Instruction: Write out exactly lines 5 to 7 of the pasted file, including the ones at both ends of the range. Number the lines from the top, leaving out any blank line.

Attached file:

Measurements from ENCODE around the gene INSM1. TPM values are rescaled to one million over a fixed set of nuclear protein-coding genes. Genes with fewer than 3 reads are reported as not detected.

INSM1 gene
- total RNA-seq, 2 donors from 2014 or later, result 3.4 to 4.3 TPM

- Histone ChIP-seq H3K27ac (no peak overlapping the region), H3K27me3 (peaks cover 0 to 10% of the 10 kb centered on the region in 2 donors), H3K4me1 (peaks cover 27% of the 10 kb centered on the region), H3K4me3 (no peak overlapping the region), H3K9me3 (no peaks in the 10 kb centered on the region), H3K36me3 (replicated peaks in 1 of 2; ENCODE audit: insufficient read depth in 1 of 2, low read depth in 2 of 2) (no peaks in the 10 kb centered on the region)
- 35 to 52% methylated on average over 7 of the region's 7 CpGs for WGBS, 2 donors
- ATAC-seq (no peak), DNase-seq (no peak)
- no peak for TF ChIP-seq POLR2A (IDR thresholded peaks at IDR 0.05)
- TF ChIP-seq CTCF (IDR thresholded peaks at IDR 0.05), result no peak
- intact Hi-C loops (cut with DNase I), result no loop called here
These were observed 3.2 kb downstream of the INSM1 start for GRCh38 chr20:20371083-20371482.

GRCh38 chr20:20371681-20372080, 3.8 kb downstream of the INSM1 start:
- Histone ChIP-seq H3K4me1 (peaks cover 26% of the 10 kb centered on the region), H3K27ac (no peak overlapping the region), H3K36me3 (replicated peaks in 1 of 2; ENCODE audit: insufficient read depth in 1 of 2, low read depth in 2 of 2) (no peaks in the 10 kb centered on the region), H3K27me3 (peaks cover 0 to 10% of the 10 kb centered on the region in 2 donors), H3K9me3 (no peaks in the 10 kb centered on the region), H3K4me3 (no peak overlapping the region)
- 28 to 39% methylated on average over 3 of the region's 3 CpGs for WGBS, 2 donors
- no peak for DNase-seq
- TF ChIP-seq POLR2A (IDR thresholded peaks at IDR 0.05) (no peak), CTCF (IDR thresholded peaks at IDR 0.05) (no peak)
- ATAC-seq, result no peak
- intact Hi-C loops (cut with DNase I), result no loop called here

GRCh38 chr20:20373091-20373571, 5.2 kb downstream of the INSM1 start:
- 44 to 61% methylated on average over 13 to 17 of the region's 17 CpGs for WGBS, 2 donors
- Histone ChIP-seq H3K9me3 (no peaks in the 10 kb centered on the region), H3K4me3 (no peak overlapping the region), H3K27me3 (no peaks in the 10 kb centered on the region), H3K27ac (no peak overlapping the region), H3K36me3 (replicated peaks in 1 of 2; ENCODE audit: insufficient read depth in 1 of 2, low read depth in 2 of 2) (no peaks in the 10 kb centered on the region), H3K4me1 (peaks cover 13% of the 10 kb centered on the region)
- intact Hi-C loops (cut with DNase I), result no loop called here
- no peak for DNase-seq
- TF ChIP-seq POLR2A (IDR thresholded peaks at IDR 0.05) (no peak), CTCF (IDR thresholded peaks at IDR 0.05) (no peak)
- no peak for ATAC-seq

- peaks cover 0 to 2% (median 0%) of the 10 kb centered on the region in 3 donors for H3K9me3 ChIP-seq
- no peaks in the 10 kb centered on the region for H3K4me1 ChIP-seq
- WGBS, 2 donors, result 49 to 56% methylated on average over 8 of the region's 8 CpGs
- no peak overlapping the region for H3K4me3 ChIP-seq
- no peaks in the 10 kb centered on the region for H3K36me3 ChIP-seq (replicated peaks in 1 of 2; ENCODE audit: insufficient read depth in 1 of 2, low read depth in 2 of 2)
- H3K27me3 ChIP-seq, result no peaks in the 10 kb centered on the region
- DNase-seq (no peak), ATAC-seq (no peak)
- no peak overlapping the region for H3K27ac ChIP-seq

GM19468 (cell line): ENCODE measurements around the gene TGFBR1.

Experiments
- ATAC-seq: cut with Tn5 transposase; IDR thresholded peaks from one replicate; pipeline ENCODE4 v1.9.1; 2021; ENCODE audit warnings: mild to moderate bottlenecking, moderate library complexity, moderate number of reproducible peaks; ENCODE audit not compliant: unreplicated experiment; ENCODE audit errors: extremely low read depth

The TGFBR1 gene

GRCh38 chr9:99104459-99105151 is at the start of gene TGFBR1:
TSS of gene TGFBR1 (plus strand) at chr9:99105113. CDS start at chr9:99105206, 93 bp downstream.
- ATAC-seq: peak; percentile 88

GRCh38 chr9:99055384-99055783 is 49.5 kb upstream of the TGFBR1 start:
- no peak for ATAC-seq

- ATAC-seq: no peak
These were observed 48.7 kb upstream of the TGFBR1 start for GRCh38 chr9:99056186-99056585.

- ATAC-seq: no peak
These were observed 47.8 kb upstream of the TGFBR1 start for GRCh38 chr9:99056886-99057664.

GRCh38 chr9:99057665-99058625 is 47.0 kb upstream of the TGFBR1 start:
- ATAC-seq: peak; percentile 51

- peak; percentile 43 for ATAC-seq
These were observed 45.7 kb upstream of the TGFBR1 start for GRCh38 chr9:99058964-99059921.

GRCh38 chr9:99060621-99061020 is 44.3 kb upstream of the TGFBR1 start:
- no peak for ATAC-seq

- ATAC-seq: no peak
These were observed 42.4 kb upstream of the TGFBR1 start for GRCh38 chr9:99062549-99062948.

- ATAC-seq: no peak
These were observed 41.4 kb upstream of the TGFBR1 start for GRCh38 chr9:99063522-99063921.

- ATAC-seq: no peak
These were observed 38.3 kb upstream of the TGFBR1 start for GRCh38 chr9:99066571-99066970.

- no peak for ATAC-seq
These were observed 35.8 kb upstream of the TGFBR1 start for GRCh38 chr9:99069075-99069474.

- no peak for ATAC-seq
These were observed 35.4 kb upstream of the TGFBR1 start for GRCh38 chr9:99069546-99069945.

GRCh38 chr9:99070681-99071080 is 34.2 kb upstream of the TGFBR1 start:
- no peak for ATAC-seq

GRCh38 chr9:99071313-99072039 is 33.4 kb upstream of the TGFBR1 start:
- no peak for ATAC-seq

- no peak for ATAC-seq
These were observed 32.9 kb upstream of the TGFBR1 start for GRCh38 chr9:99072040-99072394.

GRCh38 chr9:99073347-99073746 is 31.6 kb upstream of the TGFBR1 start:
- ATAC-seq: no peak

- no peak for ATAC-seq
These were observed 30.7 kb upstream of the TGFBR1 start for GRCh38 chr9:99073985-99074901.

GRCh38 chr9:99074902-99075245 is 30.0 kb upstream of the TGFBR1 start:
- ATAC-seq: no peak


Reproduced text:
- 35 to 52% methylated on average over 7 of the region's 7 CpGs for WGBS, 2 donors
- ATAC-seq (no peak), DNase-seq (no peak)
- no peak for TF ChIP-seq POLR2A (IDR thresholded peaks at IDR 0.05)